November 30th is the Feast of St. Andrew, the patron saint of Scotland. He is also the patron saint of numerous other countries: Greece, Cyprus, Romania, Ukraine and Russia. But we are a generous people and don’t mind sharing! I’ve discovered three surprising things about nationhood during the course of writing this post. Read on to find out more.
Who was Saint Andrew?
Andrew was one of Christ’s twelve apostles (closest disciples or followers) and after Jesus’ death, Andrew began to preach His teachings in Scythia, Thrace and Achaea (the area along the northern coast of the Black Sea and western Greece). It’s not surprising then that these countries which Andrew traversed and taught in should adopt him as their patron saint.
Surprise number one:
But why would Scotland adopt St Andrew as their patron saint? This tiny country, home to the wild Pictish people and far removed from the areas of ancient Greece and Palestine? Well, there are many legends of holy relics (fragments of bones) of St Andrew finding their way to Scotland and other countries in Europe. There is also the tale of a battle of the Picts (ancient Scots), led by Oengus II who reputedly saw an X-shaped cloud which spurred him onto victory and to proclaim St Andrew as the patron saint of Scotland! (St Andrew was crucified by the Romans on an X-shaped cross.) Source: The Independent Online.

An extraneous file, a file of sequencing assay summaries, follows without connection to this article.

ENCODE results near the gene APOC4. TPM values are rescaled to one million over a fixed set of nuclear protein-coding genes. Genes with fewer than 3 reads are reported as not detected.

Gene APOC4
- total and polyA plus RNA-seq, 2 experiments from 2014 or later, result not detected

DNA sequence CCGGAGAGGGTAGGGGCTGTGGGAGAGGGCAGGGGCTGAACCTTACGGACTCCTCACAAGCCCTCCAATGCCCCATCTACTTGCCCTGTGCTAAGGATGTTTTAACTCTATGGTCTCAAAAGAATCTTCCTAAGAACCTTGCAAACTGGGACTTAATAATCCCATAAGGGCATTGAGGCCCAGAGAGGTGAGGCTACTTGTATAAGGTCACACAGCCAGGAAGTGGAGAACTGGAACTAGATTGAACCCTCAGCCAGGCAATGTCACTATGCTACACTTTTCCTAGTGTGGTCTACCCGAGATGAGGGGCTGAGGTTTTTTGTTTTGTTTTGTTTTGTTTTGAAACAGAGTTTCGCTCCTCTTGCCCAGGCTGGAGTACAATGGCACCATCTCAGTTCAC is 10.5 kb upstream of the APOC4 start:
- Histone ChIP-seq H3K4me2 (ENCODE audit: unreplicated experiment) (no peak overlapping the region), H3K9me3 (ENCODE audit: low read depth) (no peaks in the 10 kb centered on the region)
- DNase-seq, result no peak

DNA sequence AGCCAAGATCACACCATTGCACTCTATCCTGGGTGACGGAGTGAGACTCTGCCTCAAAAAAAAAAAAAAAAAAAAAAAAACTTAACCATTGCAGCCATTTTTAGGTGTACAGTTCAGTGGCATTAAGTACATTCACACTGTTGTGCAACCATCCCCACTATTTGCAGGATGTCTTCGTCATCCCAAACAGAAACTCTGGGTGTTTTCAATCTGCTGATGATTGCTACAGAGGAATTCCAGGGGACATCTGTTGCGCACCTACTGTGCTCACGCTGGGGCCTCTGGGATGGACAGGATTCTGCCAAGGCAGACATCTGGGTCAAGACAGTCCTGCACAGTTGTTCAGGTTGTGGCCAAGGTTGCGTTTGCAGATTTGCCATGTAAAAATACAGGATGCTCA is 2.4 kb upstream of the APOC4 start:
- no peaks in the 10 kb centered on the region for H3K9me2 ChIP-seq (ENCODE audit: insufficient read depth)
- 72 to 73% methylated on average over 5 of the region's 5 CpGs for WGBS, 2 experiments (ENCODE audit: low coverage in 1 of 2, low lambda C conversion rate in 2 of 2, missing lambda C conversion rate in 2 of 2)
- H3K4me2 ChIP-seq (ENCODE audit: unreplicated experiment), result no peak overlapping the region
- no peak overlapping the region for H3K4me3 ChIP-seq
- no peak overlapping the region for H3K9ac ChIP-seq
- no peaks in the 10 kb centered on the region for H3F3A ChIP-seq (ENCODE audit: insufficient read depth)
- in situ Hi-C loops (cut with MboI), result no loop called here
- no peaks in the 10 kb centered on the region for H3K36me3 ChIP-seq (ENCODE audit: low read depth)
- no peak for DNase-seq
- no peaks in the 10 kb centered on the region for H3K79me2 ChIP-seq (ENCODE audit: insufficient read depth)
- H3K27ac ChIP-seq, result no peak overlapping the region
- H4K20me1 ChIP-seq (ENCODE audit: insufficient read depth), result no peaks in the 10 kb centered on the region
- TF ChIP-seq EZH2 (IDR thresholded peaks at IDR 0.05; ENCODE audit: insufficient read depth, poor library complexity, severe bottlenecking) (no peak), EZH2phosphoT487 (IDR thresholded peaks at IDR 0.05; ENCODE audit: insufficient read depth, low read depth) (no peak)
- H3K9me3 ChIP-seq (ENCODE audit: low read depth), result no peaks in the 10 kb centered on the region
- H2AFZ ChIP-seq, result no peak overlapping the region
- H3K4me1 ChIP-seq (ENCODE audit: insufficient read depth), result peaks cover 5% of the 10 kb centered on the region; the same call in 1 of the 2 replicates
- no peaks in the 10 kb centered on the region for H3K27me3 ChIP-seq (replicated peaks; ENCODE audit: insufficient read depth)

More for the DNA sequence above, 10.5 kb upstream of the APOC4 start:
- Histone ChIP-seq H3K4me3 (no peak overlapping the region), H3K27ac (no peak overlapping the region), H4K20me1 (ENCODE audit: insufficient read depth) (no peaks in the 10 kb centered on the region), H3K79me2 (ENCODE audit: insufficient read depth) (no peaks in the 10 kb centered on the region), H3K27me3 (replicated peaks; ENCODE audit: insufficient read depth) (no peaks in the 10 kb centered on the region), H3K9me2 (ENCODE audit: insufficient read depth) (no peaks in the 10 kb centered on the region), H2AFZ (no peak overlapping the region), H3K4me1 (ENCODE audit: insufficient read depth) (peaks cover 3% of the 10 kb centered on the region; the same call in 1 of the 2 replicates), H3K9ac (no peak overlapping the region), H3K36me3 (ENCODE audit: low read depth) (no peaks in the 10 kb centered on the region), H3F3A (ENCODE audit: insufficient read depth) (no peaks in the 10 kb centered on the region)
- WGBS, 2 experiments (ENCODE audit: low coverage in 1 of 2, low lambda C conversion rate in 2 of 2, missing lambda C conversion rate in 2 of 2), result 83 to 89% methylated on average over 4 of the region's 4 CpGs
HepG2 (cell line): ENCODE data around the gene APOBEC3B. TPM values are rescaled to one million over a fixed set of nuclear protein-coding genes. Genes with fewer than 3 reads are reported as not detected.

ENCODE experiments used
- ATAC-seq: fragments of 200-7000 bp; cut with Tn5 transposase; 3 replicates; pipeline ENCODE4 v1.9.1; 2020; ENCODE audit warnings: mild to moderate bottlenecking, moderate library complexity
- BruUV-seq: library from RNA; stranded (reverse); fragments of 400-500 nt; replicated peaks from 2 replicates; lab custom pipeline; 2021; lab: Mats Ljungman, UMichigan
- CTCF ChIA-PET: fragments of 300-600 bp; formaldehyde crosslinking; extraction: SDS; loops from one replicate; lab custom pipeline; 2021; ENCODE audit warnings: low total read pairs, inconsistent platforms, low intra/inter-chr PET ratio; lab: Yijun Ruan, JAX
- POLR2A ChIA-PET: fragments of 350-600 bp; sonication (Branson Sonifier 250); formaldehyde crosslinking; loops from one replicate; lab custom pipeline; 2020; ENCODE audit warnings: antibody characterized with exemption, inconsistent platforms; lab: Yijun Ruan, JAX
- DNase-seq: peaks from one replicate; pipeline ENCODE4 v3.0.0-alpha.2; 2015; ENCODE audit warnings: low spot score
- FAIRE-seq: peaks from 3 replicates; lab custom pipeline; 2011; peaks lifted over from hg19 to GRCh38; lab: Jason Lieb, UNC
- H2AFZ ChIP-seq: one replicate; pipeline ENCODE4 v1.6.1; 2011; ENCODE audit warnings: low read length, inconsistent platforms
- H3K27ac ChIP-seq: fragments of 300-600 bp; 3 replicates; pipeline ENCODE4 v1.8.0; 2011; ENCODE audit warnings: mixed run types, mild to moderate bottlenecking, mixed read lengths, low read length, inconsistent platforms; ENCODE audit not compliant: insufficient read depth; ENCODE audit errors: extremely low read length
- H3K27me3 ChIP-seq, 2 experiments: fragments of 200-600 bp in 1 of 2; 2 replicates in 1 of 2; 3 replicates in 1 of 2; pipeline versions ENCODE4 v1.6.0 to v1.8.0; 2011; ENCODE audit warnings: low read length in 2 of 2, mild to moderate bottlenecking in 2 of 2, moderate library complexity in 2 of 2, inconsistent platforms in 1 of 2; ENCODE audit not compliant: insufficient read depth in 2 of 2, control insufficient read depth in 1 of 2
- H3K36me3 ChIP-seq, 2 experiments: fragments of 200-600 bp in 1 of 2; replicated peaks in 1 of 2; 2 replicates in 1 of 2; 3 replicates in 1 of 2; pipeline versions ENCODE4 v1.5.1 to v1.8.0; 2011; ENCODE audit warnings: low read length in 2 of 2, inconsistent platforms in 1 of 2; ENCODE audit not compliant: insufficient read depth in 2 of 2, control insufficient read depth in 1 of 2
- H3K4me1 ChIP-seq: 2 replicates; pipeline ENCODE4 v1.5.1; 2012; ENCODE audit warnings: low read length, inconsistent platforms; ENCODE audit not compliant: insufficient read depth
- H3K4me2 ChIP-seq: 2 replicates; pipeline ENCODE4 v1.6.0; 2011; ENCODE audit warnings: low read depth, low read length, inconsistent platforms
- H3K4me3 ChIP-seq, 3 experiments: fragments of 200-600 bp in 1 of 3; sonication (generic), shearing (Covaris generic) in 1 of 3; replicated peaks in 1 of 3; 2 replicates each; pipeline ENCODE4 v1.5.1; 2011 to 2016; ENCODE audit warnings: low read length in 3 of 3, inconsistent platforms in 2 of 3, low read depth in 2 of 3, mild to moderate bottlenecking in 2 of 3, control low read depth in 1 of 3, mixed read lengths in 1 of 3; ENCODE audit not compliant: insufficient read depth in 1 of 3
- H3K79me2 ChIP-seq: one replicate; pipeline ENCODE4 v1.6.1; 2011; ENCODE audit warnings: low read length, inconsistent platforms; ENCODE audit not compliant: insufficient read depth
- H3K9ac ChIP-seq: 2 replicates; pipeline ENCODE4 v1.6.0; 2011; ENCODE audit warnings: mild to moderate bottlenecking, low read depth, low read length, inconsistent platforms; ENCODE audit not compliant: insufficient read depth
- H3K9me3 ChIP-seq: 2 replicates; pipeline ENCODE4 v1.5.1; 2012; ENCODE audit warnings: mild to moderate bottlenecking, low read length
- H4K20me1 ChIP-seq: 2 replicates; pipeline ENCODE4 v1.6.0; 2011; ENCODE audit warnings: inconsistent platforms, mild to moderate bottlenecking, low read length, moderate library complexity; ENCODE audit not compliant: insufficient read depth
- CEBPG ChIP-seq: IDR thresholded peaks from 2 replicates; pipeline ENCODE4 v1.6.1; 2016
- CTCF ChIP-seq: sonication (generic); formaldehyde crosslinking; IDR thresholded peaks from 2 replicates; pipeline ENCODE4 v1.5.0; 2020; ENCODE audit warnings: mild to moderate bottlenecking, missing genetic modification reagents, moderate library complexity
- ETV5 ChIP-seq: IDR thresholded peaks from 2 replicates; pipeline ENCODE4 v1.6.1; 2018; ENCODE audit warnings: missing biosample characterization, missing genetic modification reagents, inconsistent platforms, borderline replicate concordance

Surprise number two:
“Patriotism is when love of your own people comes first;
nationalism, when hate for people other than your own comes first.”
-Charles de Gaulle
This is quite a surprising distinction which I hadn’t fully considered before. It’s wonderful to be a patriot, to love one’s country and to want to share that love with others. It conjures up positive feelings of love, understanding, and yes a dose of pride. And yet, patriotism, love of one’s nation, can so easily slip into nationalism whose gnarly claws of suspicion, envy, greed, insecurity, and thwarted desire lead to no end of negative thoughts, words and acts. In other words, division and hate.
Surprise number three:
This is fascinating! Around 300 million years ago, Earth didn’t have seven continents, but instead one massive supercontinent called Pangaea, which was surrounded by a single ocean called Panthalassa. Source: Livescience.com. These continents then began to split apart over the millennia, until we find the global map so recognisable today.world land mass
So you see, we really aren’t that different. We really are all one people under the sun! In the words of the New Seekers song of 1971, I’d like to Teach the World to Sing (In Perfect Harmony):
“I’d like to see the world for once
All standing hand in hand
And hear them echo through the hills
For peace throughout the land.”
If you’d like to listen to the song, use this YouTube link: New Seekers song. Have a great weekend! Anita.